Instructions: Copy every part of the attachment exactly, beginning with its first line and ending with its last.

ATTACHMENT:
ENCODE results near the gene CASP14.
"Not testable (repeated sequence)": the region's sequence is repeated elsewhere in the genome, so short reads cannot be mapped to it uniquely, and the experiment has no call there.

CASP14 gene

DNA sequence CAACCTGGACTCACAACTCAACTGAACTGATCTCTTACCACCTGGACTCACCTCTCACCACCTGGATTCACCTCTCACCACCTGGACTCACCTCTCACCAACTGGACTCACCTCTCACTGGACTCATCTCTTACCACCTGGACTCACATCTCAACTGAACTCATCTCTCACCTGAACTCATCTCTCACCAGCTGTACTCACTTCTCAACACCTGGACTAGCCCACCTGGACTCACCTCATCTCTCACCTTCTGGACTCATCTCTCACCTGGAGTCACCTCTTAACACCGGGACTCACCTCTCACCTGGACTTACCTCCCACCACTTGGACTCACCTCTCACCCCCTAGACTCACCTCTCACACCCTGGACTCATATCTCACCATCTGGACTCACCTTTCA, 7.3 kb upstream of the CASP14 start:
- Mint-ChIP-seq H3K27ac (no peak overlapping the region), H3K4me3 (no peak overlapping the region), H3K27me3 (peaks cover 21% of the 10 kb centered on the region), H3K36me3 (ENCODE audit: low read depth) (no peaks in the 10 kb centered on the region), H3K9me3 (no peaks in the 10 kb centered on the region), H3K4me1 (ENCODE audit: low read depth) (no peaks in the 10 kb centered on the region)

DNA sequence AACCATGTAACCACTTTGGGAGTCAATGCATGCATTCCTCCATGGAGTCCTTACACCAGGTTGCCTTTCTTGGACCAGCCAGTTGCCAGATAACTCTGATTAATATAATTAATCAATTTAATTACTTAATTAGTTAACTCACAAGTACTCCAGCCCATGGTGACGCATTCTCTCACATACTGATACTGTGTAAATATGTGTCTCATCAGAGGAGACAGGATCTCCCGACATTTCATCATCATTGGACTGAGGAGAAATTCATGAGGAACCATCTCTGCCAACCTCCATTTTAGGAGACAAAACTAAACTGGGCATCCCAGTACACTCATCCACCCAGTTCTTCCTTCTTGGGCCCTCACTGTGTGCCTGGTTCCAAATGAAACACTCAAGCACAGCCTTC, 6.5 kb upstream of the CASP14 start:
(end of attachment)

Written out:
ENCODE results near the gene CASP14.
"Not testable (repeated sequence)": the region's sequence is repeated elsewhere in the genome, so short reads cannot be mapped to it uniquely, and the experiment has no call there.

CASP14 gene

DNA sequence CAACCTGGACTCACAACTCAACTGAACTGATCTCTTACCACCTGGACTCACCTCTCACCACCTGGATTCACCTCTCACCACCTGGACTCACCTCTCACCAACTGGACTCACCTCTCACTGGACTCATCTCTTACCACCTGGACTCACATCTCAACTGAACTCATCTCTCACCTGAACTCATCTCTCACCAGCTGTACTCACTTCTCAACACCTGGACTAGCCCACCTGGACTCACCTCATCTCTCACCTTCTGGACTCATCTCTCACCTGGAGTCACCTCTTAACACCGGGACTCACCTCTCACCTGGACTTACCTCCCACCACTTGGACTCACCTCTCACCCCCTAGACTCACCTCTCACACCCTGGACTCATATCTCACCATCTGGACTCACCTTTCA, 7.3 kb upstream of the CASP14 start:
- Mint-ChIP-seq H3K27ac (no peak overlapping the region), H3K4me3 (no peak overlapping the region), H3K27me3 (peaks cover 21% of the 10 kb centered on the region), H3K36me3 (ENCODE audit: low read depth) (no peaks in the 10 kb centered on the region), H3K9me3 (no peaks in the 10 kb centered on the region), H3K4me1 (ENCODE audit: low read depth) (no peaks in the 10 kb centered on the region)

DNA sequence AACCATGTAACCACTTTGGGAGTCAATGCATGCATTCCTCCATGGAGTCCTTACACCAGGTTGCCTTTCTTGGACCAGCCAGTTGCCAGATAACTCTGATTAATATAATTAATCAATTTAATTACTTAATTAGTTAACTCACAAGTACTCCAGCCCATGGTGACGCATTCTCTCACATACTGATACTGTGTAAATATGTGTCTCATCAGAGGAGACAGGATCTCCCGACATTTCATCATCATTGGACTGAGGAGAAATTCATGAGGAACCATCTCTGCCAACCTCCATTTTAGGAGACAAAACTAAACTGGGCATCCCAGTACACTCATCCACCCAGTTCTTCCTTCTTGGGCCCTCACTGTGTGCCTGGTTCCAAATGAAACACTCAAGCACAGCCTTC, 6.5 kb upstream of the CASP14 start: